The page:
Tuesday, 13 December 2011

The politics of denial

“When people accept futility and the absurd as normal, the culture is decadent. The term is not a slur; it is a technical label.”

– Jacques Barzun ‘From Dawn to Decadence.’

In many ways the present crisis in Europe is quite clearly as much a political as an economic crisis. The Eurozone for instance is not suffering from a solvency crisis but rather a balance of payments issue. It has all the tools to resolve questions of solvency in the ECB and a collective of wealthy nations with ripe assets and productive peoples. The issue rather is political and navigating a political course in order to unlock the tools within the Eurozone to start to resolve its imbalances.

Unfortunately what has been thrown up by the Eurozone crisis is the complete lack of political will to do the deed. Perhaps I am flattering the intelligence of the European leadership but I think they do understand all of the problems they face and they can foresee a solution. I disagree with the broader chorus in columns and blogs expressing frustration at the leaders’ ability to grasp the seriousness of the crisis. But what has been exposed to my mind (aside from the obvious difficulty of the lack of political coordination) is the utter contempt that the political leaders have for their people. It is either that or their people should be held in utter contempt.

Never forget the power of denial. Even if said leaders understand the intractable pain that is inevitable for the Eurozone they cannot tell their people perhaps because their people do not want to hear it. This need to play up domestic interests seems to be ensuring the worst of all possible outcomes for the Eurozone. Are the educated people of Europe so foolish that they cannot see that there are now no solutions which are not painful. So either it is the arrogance of the leaders who believe that the people (who are allegedly sovereign) will never be able to accept the truth or it is the denial of the people who want to blame another for their crisis.

In the end perhaps it is both, because one has the leader one deserves. Remember the Italian people voted for Berlusconi; they voted for an endless sideshow of tacky game shows and bimbos. The French voted for an egoist who wants to cavort on the world stage but is so insecure he poses on his tip-toes for official photographs. Even in the UK we have a leader who is a baby faced replicant (h/t Charlie Brooker) and appears as some form of inoffensive catch all dummy.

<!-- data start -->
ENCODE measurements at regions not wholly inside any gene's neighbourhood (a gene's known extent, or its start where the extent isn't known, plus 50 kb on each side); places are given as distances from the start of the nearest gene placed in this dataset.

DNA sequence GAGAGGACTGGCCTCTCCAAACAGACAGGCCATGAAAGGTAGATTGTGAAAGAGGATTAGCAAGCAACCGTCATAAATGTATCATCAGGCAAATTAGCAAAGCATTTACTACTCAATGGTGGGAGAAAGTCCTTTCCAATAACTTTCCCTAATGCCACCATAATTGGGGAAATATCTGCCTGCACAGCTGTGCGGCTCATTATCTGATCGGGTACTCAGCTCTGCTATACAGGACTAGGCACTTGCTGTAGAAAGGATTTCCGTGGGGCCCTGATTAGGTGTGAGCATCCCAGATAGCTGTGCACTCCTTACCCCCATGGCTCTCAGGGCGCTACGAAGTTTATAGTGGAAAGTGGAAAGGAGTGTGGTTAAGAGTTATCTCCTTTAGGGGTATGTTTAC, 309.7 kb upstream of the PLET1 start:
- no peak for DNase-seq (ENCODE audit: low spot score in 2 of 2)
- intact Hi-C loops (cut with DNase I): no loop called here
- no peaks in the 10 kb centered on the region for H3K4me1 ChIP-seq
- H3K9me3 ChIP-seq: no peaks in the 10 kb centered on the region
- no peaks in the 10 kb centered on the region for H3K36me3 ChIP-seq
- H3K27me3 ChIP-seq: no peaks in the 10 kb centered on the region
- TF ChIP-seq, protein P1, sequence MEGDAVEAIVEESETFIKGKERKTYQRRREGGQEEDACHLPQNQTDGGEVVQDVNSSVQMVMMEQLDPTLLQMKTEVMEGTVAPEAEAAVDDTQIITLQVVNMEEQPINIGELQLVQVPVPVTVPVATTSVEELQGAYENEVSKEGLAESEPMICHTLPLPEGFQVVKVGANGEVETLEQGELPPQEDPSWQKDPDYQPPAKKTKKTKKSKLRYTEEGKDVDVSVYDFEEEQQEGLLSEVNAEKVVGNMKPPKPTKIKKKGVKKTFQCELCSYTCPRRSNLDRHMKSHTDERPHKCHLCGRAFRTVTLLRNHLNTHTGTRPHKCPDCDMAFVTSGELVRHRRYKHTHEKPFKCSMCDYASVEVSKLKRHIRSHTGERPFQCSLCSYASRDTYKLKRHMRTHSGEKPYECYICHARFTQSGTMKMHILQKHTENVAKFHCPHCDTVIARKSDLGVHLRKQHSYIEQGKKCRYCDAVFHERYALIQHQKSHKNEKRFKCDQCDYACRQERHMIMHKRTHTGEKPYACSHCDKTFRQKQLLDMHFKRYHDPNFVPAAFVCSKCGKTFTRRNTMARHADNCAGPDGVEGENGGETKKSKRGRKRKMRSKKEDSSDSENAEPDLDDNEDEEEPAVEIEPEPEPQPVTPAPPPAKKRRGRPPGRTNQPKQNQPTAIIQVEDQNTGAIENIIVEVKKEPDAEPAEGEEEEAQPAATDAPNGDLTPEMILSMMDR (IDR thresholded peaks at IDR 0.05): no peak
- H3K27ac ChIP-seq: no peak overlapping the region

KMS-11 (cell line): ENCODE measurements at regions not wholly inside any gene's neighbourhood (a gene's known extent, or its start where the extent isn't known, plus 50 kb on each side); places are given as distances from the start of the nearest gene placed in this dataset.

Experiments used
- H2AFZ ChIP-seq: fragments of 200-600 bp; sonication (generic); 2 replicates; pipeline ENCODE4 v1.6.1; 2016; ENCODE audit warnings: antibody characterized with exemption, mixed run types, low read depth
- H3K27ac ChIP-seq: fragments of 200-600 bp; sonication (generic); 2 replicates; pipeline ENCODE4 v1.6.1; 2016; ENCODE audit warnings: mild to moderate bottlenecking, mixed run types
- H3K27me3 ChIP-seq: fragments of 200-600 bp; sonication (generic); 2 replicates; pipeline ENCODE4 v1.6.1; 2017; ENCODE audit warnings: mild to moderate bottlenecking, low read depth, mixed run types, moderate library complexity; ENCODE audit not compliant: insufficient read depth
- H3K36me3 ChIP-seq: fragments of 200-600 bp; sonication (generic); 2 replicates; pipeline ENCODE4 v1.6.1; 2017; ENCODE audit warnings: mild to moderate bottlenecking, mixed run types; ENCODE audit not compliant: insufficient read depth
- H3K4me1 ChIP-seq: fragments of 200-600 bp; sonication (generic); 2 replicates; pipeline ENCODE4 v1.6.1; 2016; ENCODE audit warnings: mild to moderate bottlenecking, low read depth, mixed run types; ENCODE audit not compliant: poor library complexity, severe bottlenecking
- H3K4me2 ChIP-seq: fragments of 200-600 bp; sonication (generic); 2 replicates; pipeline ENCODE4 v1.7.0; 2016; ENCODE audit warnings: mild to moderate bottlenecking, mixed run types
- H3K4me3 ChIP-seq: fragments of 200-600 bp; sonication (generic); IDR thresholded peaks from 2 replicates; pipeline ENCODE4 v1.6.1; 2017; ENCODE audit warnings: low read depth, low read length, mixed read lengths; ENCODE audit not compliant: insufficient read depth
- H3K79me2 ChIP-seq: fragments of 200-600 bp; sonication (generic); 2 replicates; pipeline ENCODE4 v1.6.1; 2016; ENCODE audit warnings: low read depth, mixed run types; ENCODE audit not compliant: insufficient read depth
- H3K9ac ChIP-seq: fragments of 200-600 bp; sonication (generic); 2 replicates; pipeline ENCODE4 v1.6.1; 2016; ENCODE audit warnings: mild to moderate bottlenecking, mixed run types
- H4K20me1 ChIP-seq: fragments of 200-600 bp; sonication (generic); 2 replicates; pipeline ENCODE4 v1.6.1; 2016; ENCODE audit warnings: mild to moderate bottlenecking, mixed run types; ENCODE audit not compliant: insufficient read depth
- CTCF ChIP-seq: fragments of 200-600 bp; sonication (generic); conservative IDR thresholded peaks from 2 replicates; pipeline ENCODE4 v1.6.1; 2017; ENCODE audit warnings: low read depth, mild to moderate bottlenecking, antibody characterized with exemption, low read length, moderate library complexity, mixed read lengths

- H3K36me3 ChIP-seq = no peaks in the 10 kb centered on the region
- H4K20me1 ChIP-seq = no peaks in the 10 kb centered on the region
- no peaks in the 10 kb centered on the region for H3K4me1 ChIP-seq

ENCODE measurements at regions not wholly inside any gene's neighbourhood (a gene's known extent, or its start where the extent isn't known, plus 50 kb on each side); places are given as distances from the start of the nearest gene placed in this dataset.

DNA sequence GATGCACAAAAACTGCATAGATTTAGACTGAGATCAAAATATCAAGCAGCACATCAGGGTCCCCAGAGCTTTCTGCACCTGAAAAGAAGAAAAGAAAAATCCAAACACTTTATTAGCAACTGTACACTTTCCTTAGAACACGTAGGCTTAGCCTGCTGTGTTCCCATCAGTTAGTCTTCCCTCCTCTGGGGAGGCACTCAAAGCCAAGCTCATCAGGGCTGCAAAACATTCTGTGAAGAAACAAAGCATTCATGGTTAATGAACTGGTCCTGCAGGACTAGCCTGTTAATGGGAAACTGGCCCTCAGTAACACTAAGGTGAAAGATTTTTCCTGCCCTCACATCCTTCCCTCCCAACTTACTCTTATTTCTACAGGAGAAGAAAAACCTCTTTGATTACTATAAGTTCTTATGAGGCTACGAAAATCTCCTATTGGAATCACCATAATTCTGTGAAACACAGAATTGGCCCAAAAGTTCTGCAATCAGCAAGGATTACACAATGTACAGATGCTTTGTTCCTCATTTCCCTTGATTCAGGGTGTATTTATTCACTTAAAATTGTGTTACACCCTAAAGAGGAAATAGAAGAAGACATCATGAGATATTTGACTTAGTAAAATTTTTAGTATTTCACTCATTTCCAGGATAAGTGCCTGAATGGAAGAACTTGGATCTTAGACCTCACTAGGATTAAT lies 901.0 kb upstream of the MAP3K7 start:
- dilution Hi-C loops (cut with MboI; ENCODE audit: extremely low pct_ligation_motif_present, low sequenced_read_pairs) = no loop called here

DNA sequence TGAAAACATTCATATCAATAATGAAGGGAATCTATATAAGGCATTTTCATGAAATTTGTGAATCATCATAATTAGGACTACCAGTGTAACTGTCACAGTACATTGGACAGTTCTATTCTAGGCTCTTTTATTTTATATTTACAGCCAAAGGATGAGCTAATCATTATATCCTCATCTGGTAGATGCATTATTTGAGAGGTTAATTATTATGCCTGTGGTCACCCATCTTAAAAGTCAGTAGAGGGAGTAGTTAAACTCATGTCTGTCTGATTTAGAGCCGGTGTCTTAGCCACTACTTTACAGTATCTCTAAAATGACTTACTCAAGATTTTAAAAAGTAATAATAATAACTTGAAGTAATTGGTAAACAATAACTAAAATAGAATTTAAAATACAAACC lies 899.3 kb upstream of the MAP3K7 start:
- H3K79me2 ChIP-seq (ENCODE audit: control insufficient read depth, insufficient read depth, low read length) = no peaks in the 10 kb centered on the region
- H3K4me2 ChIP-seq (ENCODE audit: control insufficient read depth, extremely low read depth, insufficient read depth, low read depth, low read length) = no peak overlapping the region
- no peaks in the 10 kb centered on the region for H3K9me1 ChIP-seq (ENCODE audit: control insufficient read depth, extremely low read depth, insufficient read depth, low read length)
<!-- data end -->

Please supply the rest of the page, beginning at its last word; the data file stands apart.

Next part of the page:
Perhaps we need either a trickster or a heroic Cassandra to drag as through these turbulent times. Growth is hard (and I don’t just mean economic growth). Challenges and crisis that arise must be stood up to with faith and an honest inventory of options. But as so many comments from the public suggest on so many blogs and news articles what we would rather do is blame others.

Until we can take responsibility for our collective failings we cannot move on from this present crisis. Blame is the name of the game certainly in the UK. First people blamed the bankers, now it’s the public sector pensions, next it will be the eurocrats. But where were ordinary ‘families’ complaining when their houses were going up 10% a year? Nobody asked any questions as to why they were getting richer? There was no suspicion. Well now we all have a responsibility and a need to make sacrifices. Until we face up to this we will continue to have the leaders we deserve. Spineless individuals whose sole skill seems to be twisting the reality (its called spin) to advocate what is convenient for the politics of the day. Frankly this sounds like all of us. We believe what is convenient for us to believe. We want our denial and we don’t want to face the truth and we will slaughter those who shatter our collective illusions.

This crisis will likely ferment a new leadership arising from the disenfranchised of today. Perhaps once again we will have leaders emerging with honest hearts and a new conception of the way we should proceed. But not until we change our own hearts too.

“And so, my fellow Americans: ask not what your country can do for you - ask what you can do for your country.

My fellow citizens of the world: ask not what America will do for you, but what together we can do for the freedom of man.

Finally, whether you are citizens of America or citizens of the world, ask of us the same high standards of strength and sacrifice which we ask of you. With a good conscience our only sure reward, with history the final judge of our deeds, let us go forth to lead the land we love

- John F Kennedy

Remeber; Nobody is innocent.

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